The problem is that, just as Bush’s landing on the Lincoln and standing below the “Mission Accomplished” banner was a purely political stunt, this spending bill is also a purely political stunt. The Democrats know that the President is going to veto this legislation and it’s fairly obvious that they do not have the votes to override the veto.

As I’ve noted before, this leaves the Democrats with two alternatives. Either they refuse to pass any supplemental war funding bill at all, meaning that money to fund the war will run out sometime in July. Or, they take the timetable language out of the bill (or turn it into a “suggestion” that either side can do with what they wish) and use the President’s veto as a political tool in 2008.

As I’ve also noted, it seems clear that while the public wants the war to end, they don’t support withholding funds from the troops while they are still there fighting.

Given this, it’s clear that what the Democrats are engaged in here is a purely political stunt and they will blink at some point in the future. That doesn’t mean it’s a dumb move politically, of course, but they should at least be honest about what they’re doing.

A Record Day For The IRS, A Bad Day For The Rest Of Us

I’m sure they were partying over at the Treasury Department yesterday, because they had a record day:

U.S. tax receipts from individuals hit a record one-day high of $48.7 billion on April 24, a Treasury Department official said on Wednesday.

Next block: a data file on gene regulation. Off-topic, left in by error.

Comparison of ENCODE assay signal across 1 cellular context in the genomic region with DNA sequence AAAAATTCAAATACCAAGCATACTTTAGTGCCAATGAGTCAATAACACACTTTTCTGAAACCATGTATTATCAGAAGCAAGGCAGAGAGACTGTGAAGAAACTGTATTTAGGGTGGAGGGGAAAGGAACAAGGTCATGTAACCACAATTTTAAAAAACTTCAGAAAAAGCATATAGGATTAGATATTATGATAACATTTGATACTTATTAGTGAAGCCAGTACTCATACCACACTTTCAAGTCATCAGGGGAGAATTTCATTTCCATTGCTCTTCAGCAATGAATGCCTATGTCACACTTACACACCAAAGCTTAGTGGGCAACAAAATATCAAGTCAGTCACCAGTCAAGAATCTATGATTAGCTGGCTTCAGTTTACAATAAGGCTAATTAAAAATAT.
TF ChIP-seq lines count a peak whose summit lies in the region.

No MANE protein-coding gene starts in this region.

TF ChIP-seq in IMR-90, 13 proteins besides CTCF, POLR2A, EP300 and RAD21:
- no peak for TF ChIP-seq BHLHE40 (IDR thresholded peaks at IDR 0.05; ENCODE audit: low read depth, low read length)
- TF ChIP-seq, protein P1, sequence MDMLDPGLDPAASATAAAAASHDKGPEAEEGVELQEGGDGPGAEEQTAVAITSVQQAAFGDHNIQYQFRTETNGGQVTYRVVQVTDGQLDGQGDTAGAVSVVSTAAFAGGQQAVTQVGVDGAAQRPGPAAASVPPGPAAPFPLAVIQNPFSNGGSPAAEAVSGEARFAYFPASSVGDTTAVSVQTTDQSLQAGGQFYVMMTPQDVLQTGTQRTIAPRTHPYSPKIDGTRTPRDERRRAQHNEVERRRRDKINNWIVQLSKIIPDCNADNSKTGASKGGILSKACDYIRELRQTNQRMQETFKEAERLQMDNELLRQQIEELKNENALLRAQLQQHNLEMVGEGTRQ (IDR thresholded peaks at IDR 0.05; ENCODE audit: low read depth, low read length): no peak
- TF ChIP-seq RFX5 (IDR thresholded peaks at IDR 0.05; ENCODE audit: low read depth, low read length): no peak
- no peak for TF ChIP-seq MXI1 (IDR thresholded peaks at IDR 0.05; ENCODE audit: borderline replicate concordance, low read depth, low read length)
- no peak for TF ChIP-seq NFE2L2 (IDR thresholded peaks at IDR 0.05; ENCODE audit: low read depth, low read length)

The previous record was $36.4 billion, set on April 25, 2006, said Jennifer Zuccarelli, a Treasury spokeswoman.

The record reflects taxes not withheld from individuals over the course of the year, but paid to the government before this year’s April 17 income-tax deadline.

Think about it, in one day, the Federal Government took $ 48.7 billion out of the pockets of American taxpayers.  Think of all of the productive uses that money could have been put toward. Instead, it goes into farm subsidies, and, of course, Nancy Pelosi’s travel budget.

Of course if you work for the Federal Government, paying taxes is apparently just an option:

More than 450,000 federal workers and retirees owe a total of $3 billion in back taxes, prompting the top Democrat and Republican on the Senate Finance Committee to urge President Bush to put more effort into collecting from delinquent government employees.

“If the federal government doesn’t make its own employees follow the rules, it’s hard to tell the rest of the American people that they should do better,” committee Chairman Max Baucus (D-Mont.) said in a statement accompanying the delinquency figures

Don’t you understand Senator, taxes are for the little people.